Eleanor Braine

Liane has been in a variety of shows in her time at Cambridge, ranging from American dramas such as American drama recently in 'All My Sons' to musicals such as 'Annie Get Your Gun', and is directing the CUMTs May Week show 'High Society'

What, and how, was your first experience of Cambridge theatre?

My very first Cambridge theatre experience was a production of Shakespeare's 'Troilus and Cressida' at St. John's College in the School of Pythagorus. Having run out of male actors (a perpetual Cambridge theatre problem!) the director decided to use females for the male parts and so I played Agamemnon. All the Greek's wore masks, so no one even saw my face! (What a debut to make, eh?) It was a fairly positive experience, aside from the absolutely freezing venue and the 'wing' being a tiny, stone-walled, freezing, cupboard-type-room with 10 people squeezed in it...but the people were very nice and the show wasn't bad! I'm not going to lie though, I still don't understand Troilus and Cressida much! That was closely followed 2 weeks after by playing Mrs Swabb in Alan Bennett's 'Habeus Corpus' at Selwyn College for The Mighty Players - my first 5* review, and absolute proof that great theatre can be created on a 3-by-5m stage, with limited lighting and sound, with a talented group of people and enough enthusiasm!

What has been your proudest theatrical moment?

My proudest moment has got to be, without question, the final night of the ADC Production of 'All My Sons' in May 2011. The show had been like my little baby for 3 months, from the theatre application to having it realised on stage. Everyone, and I mean everyone had worked so unbelievably hard and by the last week the entire cast and crew had really pulled together and we suddenly, collectively, stepped up a gear! It is an enormously difficult play, and without a doubt the hardest part I've ever played but our director was wonderful and incredibly patient with me, and the rest of the cast were phenomenal - it was a real ensemble effort. The standing ovations each night were incredibly moving, but that final night, with my Mum in the audience and almost everyone on their feet, with some of my closest friends bowing next to me and the knowledge that we'd done the play justice and done ourselves proud - it all just took my breath away!

Do you have theatre-themed plans for the future?

"Hi-diddly-di, an actor's life for me!" Ideally, I'd like to go back to New York as it's where I went to drama school and I have lots of friends and teachers out there that will provide a great support network. Plus, New York is just the most wonderful place for an actor to be! However, getting back there is no easy task so I'm in the process of working that one out. I will also be training as a teacher either in England or in the USA because, as we all know, actors spend a lot of time out of work but still have to earn a living and I decided I'd rather do that doing something I enjoy and am passionate about, and after spending time working in schools and teaching Special Needs children and working on drama projects and shows with a wide variety of kids, I decided it's something worth putting my time into when I'm not treading the stage boards. So who knows what's on the horizon...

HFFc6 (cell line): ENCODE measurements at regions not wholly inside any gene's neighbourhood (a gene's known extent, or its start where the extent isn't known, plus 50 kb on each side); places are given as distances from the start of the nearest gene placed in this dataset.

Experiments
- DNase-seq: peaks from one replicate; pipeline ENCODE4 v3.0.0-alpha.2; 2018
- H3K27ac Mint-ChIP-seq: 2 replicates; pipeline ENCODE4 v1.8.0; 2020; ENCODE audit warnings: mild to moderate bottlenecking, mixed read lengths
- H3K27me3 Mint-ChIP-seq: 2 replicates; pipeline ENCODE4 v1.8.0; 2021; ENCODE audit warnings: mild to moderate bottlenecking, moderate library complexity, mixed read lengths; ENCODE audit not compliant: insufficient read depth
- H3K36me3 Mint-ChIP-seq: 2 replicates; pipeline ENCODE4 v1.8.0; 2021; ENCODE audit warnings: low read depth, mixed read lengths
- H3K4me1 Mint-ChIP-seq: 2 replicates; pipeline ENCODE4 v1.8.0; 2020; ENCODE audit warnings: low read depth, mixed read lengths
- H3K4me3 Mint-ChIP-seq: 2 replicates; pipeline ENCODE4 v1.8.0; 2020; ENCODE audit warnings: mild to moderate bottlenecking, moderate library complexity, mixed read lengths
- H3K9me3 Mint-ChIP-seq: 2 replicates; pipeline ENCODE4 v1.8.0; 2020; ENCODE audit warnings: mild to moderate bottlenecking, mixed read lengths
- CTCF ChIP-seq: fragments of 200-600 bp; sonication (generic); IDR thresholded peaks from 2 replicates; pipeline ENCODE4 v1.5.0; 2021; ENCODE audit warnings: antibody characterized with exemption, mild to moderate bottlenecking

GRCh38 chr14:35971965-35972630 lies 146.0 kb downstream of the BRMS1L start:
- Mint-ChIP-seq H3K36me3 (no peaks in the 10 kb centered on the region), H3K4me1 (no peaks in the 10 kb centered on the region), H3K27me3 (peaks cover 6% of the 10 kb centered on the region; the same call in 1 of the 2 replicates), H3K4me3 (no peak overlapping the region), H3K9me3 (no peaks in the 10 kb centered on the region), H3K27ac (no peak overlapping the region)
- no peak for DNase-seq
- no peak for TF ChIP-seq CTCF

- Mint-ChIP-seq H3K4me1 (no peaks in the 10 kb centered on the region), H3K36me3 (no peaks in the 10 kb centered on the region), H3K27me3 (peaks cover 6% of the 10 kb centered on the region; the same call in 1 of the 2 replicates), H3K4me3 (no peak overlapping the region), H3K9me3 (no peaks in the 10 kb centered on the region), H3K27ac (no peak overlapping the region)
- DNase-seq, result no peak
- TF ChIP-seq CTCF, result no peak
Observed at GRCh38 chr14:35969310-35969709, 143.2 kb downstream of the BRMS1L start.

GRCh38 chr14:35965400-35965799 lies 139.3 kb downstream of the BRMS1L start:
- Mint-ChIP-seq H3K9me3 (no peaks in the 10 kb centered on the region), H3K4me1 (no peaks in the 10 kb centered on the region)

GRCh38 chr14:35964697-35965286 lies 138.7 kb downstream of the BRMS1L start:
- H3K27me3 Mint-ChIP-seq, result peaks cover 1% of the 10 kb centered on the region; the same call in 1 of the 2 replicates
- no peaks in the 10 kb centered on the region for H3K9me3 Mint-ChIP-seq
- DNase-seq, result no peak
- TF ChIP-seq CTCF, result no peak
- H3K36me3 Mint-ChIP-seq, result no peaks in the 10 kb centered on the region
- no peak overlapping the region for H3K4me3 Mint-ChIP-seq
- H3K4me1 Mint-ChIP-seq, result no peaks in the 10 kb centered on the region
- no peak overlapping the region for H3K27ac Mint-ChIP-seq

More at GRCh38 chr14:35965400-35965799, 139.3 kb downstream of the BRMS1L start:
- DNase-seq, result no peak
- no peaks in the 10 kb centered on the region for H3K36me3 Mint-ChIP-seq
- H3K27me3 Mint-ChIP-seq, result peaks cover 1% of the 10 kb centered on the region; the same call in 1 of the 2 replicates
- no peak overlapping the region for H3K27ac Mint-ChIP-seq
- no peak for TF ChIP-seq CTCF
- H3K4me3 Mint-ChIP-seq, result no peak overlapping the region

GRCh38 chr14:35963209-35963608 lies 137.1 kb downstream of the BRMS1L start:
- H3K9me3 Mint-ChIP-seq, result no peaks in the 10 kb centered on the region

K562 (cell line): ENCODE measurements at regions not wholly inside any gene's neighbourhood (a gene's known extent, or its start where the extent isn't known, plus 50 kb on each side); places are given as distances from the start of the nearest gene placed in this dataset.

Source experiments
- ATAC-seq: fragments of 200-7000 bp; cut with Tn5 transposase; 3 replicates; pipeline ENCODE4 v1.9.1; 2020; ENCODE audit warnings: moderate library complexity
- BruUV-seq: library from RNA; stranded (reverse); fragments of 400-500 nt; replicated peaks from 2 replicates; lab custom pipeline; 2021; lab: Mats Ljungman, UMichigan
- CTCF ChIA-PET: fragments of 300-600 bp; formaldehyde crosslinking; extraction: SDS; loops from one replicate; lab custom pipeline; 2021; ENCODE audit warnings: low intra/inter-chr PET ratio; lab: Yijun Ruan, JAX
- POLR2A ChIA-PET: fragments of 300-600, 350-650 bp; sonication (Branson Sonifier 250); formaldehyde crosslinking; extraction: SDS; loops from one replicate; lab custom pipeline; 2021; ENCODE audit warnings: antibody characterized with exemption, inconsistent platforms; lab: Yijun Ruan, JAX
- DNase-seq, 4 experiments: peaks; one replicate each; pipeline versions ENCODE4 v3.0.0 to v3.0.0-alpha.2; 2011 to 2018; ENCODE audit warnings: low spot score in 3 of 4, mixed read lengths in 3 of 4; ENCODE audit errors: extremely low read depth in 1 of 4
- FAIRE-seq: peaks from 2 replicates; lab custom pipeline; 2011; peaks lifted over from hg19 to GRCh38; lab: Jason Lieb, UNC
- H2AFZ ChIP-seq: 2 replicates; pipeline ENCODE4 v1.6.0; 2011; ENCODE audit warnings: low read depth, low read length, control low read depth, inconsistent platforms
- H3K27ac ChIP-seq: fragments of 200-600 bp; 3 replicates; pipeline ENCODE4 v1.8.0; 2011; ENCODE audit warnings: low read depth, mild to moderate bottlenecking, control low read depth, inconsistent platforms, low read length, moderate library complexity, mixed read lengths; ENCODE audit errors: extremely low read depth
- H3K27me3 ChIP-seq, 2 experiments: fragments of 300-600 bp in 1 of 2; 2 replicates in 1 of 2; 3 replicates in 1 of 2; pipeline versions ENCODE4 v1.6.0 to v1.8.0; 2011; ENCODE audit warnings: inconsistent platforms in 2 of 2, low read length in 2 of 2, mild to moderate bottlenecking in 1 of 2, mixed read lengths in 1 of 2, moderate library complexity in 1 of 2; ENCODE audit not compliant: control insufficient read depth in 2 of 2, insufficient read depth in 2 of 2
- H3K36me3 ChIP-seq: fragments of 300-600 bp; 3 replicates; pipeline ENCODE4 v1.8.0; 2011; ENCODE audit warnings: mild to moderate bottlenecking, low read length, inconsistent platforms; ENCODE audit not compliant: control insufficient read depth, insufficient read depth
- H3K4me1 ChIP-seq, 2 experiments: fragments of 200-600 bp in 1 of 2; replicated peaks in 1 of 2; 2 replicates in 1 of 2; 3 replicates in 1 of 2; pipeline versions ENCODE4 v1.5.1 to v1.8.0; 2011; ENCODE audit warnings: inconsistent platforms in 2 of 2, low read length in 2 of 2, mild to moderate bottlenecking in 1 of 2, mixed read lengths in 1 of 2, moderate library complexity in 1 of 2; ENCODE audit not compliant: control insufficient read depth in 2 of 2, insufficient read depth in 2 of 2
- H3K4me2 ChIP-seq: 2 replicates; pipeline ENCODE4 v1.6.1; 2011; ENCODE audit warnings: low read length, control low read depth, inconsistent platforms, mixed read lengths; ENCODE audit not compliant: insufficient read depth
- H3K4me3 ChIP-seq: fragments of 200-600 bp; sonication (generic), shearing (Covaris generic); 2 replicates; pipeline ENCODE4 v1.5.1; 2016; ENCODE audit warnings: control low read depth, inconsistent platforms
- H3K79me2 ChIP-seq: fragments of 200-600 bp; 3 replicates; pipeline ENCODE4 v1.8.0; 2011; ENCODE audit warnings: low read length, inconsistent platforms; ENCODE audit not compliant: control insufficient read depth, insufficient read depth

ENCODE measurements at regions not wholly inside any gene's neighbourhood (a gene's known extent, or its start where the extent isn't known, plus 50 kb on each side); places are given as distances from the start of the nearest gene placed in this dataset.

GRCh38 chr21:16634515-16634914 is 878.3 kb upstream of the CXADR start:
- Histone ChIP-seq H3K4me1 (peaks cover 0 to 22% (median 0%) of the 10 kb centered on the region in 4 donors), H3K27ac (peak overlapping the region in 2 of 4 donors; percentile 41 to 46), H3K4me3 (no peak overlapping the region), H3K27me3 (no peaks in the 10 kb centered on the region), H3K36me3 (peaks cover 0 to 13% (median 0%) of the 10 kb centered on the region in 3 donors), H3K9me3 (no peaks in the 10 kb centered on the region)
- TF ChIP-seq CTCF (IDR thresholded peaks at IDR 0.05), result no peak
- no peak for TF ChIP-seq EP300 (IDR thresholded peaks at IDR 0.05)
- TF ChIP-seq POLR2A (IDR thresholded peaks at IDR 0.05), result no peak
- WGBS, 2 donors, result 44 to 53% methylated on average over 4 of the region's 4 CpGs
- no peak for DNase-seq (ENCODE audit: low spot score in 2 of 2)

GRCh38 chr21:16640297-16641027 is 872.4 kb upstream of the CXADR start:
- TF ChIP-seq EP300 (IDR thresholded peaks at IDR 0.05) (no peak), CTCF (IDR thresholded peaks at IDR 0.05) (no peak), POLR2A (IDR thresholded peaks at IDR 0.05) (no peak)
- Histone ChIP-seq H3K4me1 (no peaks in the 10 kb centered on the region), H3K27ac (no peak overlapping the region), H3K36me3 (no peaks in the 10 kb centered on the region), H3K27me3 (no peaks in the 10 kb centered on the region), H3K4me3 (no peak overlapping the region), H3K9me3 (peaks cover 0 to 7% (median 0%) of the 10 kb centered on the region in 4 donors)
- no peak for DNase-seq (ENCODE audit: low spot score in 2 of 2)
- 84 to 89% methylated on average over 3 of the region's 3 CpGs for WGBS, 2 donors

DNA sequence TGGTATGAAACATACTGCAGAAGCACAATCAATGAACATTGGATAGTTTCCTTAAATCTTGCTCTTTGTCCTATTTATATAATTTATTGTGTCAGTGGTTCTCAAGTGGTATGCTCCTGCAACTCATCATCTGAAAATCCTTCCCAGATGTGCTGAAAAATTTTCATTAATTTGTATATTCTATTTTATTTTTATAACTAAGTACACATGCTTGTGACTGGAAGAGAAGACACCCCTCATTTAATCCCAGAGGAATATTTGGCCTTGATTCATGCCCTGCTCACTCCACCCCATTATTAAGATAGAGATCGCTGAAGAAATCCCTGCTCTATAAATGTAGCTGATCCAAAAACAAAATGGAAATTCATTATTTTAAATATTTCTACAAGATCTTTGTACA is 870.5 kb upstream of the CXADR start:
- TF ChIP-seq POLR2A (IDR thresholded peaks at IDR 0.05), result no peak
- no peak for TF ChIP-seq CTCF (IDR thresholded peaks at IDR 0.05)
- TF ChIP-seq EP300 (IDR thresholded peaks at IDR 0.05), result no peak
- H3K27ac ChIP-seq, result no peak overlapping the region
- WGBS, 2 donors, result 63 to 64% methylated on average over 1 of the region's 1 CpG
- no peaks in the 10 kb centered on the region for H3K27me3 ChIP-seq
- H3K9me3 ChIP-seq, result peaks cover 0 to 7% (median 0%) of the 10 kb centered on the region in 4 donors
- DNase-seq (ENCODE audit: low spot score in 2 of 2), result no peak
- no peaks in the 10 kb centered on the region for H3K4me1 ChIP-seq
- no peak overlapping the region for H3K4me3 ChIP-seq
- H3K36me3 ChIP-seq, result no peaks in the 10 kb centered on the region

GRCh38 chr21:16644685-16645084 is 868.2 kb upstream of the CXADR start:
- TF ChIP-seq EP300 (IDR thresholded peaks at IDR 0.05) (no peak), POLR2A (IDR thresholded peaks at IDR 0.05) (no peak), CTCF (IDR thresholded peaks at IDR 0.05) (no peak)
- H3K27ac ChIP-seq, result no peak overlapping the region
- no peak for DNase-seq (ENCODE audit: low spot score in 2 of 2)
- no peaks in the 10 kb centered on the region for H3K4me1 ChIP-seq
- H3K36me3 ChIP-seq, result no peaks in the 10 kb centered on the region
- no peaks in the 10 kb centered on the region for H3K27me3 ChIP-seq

Who is your biggest influence?

On a personal level, my Mum. That one's easy! Though I owe a lot to my Dad, brother and sister-in-law as well. If we're talking on a professional level, acting-wise, then I'd have to go with Judi Dench and Meryl Streep. They are unquestionably 2 of the most talented actresses in the world, possibly ever, so maybe they are obvious choices. Unlike many of their fellow film stars, they are both phenomenal stage actresses. I think there are too many actors and actresses who 'fall' in to the profession for whatever reason, because they know the right people, or maybe because they look great on camera! Judi and Meryl have honed their acting craft throughout their lives, and it shows, and it's why they've worked for so long and why they both still have such an immense presence on stage as well as on film. Plus, I have an enormous amount of respect for how they've both lived their lives largely out of the public eye, so when they enter on stage or appear on screen you know it's not for the money or the fame, it's because they love what they do and respect the profession. I doubt I will ever experience their kind of success, but if I can live my life half as respectably I'll be happy!

What advice would you give to people getting into Cambridge theatre now?

Keep at it! It can sometimes feel like you'll never break into the main-stream Cambridge theatre scene, and you don't get the parts that you want or any parts at all in the shows you want to be part of, and it then seems like giving up is the best option - don't! I've been there, it sucks, but keep going. If you enjoy theatre in any capacity, there are wonderful experiences to be had (not just at the ADC!) and lovely people to meet along the way - I've made some of my closest friends doing college theatre and on the Japan tour. So just keep going, say yes to small parts if you like the play and think you'll get along with the people, get involved in as much as you can (it's not impossible to fit in 2-3 shows a term, but don't tell your DOS I said that!), and make the most of the exceptional theatre opportunities Cambridge has to offer!

See the previous 'Spotlights' on Max Barton and Abi Tedder.